Intelligent Interlayers and Laminated Electric Glass
The most promising approach to thermochromic layers for windows involves thermochromic materials incorporated into plastic films such as PVB. Thermochromic materials used in a window’s laminate-interlayer/film reversibly change from less light absorbing, to more light absorbing as the temperature of the materials is increased. As they are reversible, they also decrease in light absorption as the temperature is decreased. This is sometimes referred to as ‘intelligent’ glass.
Electrochromic (EC) glass consists of two glass panes coated with complementary electrochromic thin films on a transparent conductive oxide coating (TCO). The two panes are then laminated with an ion-conducting polymer electrolyte (PVB) interlayer using standard laminated glazing processes. Wire leads extending from one edge are tied into a low voltage control system that is powered by the building’s electrical system. The window can also be powered using photovoltaic cells to avoid the cost of routing the wiring to the glass. Once installed, the windows or skylights can be operated by a manual switch or remote controller, a simple stand-alone automatic system, or a sophisticated central energy management system that integrates its operation with other building systems such as the electric lighting and mechanical system.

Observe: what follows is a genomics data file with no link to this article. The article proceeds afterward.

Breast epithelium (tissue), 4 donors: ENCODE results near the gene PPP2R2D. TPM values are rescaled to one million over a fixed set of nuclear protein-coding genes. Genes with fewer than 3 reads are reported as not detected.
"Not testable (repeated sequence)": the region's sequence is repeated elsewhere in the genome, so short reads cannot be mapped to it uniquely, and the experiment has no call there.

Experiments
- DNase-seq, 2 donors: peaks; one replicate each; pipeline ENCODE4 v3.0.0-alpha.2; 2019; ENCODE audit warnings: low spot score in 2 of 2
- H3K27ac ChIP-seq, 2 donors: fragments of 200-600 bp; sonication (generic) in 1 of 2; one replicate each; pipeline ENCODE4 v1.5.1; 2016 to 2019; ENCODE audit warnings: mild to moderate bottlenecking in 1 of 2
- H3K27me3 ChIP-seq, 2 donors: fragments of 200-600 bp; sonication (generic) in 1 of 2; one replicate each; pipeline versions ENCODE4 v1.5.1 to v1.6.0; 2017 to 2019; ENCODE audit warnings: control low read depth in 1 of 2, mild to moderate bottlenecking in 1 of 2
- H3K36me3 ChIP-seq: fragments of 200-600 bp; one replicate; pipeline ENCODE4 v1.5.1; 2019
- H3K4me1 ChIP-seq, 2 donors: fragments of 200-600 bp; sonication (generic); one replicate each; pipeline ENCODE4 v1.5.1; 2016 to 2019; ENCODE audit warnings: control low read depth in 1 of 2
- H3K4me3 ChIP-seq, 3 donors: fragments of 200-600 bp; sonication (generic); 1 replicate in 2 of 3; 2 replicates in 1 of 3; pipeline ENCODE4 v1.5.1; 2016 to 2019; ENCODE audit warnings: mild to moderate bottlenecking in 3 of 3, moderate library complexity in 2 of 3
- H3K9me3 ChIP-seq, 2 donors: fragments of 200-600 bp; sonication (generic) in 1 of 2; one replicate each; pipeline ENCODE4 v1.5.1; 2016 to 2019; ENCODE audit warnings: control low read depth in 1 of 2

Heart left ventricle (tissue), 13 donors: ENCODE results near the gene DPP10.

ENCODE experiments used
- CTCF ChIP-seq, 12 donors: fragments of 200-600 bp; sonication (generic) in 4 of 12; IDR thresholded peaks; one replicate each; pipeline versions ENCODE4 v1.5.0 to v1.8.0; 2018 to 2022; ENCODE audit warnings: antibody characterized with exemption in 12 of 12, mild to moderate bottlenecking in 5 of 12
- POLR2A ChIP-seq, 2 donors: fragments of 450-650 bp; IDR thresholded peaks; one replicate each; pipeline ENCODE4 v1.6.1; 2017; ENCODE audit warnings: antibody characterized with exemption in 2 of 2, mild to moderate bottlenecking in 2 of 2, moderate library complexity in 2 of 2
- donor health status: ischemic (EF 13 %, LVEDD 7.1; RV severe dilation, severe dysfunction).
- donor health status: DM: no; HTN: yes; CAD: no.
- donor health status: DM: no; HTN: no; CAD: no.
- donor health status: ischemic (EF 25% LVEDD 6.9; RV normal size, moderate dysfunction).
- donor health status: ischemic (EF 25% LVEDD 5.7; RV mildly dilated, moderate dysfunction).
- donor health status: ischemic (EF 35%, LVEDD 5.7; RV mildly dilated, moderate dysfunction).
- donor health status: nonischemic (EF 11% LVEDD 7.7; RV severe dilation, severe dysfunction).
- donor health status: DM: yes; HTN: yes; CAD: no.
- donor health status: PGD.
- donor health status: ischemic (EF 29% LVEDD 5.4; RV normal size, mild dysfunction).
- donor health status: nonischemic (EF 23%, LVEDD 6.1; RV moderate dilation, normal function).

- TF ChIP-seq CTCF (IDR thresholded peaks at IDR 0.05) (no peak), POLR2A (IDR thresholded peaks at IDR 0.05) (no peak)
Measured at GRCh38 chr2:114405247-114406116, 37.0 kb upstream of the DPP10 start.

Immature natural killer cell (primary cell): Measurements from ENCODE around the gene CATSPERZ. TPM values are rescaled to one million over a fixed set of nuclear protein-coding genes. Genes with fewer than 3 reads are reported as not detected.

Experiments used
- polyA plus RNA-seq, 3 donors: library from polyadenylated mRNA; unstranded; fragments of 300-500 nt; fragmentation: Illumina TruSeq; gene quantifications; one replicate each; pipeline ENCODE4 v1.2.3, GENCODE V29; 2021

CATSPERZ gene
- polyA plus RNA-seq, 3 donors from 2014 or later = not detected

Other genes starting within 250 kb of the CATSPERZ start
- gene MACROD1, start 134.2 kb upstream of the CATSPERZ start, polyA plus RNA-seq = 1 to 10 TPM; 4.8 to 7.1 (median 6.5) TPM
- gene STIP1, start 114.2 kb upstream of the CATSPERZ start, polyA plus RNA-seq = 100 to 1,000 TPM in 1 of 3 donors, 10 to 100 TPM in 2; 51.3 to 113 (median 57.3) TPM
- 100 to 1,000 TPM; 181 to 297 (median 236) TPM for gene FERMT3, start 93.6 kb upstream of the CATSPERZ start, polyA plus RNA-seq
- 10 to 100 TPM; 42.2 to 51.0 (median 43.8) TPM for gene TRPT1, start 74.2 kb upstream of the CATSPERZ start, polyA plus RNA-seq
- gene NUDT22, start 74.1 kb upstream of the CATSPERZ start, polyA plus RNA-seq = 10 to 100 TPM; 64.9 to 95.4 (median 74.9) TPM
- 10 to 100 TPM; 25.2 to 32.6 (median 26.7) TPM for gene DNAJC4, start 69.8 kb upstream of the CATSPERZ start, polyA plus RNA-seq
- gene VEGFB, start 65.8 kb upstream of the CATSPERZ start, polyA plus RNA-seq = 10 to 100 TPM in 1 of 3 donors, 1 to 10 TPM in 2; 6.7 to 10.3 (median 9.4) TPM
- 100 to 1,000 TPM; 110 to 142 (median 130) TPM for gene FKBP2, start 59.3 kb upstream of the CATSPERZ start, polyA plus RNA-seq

Electrochromism is defined as the reversible change of the optical properties of a material induced by electrochemical oxidation and reduction due to an applied DC voltage. The most popular device construction for electrochromic elements in architectural applications is solid films, joined together by an electrolyte – preferably a solid polymer electrolyte (battery type). This device construction has a memory effect and needs current flow only during switching. Due to the application of a small DC voltage a current flow is induced which is accompanied by a change in optical transmittance of the glazing (coloration or charging). If the voltage is switched off the glazing retains its optical transmittance. By short circuiting or reversing the applied voltage, the current flows in the opposite direction and the glazing bleaches (discharging). A controlled, gradual change of the light transmittance is possible however – but will not be covered in this article. EC glass is also being incorporated with Low E glass in IGUs (double glazed units), creating another effective Energy-Saving glazing product option.
PDLC, or Polymer-dispersed Liquid Crystal Film
Also named privacy film, smart film, magic film, switchable film used to make Switchable Privacy Glass.
For those with an interest in its chemistry, I recommend this site: New Polymer Networks for PDLC Films
The PDLC matrix comes supported either side by ITO (Indium tin oxide) film, then a PET (Polyethylene terephthalate) film, then either EVA, PVB or TPU film before being laminated between two sheets of glass.